Pharmaceutical company Merck said it would take a long time to rebuild worldwide operations that have been crippled by the Petya malware attack, while there were revelations that the malware’s attack on Cadbury would cause a $140m hit on parent company Mondelez’s revenues.
Those are serious stakes for cybersecurity, and may fuel some soul-searching amongst Australian executives who, a new survey suggests, are more confident in the efficacy of their security infrastructure than their overseas peers – and, as a result, aren’t increasing their security budgets by as much.
This is something of a concern given that increasing cyber awareness should rightfully lead to equivalent action – but if companies can’t spot the telltale signs that they’ve been hacked, they have bigger problems.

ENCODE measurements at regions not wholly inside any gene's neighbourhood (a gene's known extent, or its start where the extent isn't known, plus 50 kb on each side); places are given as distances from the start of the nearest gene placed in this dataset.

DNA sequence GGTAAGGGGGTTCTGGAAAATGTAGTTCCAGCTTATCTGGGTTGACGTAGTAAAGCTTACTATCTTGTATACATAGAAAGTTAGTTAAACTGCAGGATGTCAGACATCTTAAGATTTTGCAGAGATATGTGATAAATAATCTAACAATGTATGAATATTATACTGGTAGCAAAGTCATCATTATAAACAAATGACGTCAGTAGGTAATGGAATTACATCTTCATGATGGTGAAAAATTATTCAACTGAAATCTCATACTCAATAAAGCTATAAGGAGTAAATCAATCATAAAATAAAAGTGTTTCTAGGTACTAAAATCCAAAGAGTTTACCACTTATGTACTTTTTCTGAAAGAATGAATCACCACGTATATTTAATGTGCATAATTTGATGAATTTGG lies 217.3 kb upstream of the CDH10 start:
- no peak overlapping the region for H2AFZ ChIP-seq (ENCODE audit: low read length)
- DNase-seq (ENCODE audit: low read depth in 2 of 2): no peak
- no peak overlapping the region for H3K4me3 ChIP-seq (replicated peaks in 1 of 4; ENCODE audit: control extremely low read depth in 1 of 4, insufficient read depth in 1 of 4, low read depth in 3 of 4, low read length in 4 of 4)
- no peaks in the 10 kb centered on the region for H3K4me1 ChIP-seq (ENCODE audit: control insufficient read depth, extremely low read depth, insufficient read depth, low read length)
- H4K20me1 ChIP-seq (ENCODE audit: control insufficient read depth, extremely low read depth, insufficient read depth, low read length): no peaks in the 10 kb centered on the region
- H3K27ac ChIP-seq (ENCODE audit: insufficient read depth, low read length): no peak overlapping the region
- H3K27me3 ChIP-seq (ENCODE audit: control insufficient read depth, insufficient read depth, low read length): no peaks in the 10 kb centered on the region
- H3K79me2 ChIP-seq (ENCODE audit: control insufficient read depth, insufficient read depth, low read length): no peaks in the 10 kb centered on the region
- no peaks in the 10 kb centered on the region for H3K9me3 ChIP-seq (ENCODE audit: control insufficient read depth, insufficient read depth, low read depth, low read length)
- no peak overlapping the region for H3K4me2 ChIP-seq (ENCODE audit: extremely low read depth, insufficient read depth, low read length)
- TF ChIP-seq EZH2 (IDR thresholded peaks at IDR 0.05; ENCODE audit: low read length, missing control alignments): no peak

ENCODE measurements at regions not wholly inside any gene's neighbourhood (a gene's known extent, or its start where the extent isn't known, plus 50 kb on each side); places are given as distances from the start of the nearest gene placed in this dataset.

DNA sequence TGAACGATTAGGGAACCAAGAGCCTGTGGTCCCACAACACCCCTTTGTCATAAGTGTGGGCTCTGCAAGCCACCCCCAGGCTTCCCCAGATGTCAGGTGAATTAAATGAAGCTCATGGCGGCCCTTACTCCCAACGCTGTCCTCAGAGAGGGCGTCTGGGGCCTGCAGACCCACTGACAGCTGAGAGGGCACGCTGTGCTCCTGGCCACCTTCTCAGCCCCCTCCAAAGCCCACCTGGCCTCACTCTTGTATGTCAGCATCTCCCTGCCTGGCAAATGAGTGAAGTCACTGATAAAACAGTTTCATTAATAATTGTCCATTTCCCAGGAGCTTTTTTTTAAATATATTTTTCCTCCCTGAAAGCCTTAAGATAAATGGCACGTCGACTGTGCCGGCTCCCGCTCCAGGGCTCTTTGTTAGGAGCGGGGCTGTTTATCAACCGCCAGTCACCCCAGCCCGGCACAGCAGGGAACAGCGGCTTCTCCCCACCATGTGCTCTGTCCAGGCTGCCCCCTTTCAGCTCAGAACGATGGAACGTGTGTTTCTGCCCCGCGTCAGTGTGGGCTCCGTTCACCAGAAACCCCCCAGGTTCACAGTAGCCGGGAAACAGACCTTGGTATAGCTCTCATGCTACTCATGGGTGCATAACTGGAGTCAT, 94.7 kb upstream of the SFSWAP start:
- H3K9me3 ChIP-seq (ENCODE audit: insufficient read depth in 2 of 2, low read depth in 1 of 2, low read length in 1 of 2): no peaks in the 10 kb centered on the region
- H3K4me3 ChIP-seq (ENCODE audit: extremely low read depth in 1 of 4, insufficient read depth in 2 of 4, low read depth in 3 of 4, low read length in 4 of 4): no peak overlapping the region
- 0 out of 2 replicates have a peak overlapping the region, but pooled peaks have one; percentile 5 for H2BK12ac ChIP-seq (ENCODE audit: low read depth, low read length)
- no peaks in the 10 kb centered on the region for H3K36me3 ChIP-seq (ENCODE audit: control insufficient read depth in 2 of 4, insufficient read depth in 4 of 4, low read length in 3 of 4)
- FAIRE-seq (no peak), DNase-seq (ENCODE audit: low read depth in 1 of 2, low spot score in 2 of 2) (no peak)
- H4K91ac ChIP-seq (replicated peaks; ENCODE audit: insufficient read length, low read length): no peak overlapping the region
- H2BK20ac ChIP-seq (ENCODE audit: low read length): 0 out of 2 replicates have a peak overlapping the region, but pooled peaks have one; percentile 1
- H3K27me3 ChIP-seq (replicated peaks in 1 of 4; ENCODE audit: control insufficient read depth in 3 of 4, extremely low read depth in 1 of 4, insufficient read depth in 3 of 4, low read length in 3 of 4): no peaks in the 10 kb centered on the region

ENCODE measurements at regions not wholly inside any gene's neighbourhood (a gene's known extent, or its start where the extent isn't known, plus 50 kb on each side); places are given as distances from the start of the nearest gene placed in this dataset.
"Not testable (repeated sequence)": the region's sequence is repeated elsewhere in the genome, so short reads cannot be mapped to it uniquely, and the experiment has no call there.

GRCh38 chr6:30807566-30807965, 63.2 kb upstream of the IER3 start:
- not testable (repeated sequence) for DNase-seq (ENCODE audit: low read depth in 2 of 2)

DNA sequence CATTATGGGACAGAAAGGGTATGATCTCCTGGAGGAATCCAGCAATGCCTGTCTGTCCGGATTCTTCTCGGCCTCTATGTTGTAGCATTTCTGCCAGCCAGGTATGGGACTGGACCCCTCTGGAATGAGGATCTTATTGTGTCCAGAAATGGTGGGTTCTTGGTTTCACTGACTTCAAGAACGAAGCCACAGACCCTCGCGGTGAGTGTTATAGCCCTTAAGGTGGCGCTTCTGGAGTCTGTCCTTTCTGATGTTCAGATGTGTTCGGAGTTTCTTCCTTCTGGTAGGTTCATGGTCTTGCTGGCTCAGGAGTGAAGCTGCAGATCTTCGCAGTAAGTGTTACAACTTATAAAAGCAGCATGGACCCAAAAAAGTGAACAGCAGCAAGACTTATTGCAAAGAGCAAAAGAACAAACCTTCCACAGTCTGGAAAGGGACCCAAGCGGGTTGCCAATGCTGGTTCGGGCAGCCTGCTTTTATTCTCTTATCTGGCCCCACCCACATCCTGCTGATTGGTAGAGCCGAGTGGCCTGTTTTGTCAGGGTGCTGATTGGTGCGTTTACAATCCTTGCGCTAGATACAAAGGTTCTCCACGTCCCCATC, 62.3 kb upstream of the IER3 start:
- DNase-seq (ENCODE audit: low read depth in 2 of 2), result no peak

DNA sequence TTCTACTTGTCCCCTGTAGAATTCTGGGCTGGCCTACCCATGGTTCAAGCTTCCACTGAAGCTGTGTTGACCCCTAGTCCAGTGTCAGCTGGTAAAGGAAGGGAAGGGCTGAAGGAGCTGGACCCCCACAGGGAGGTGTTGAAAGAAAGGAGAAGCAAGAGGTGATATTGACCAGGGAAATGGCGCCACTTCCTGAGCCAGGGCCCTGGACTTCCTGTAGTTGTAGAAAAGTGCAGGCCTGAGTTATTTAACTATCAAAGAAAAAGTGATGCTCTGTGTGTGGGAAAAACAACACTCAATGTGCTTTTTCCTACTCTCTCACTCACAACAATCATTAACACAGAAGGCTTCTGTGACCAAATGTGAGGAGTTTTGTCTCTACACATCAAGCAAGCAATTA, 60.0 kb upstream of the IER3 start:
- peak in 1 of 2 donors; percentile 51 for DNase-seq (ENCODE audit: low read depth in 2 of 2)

One expert recommends that the best way to predict cyber attacks is to actually listen to your cassandras – those employees who are telling you things are going to get bad, quickly.
Little wonder companies specialising in security through network visibility are building their local capabilities as demand increases, while local ERP firm Pronto Software was making a big jump into the cloud and DRaaS capabilities.
Examination of Apple HomePod code suggested that the iPhone 8 would incorporate a face-recognition unlocking feature, while a comparative study of anti-phishing tools named several suppliers as being the best at blocking phishing emails.
Meanwhile, the same security researcher lauded as a hero for crippling this year’s WannaCry attack – this time, for his role in creating a banking Trojan.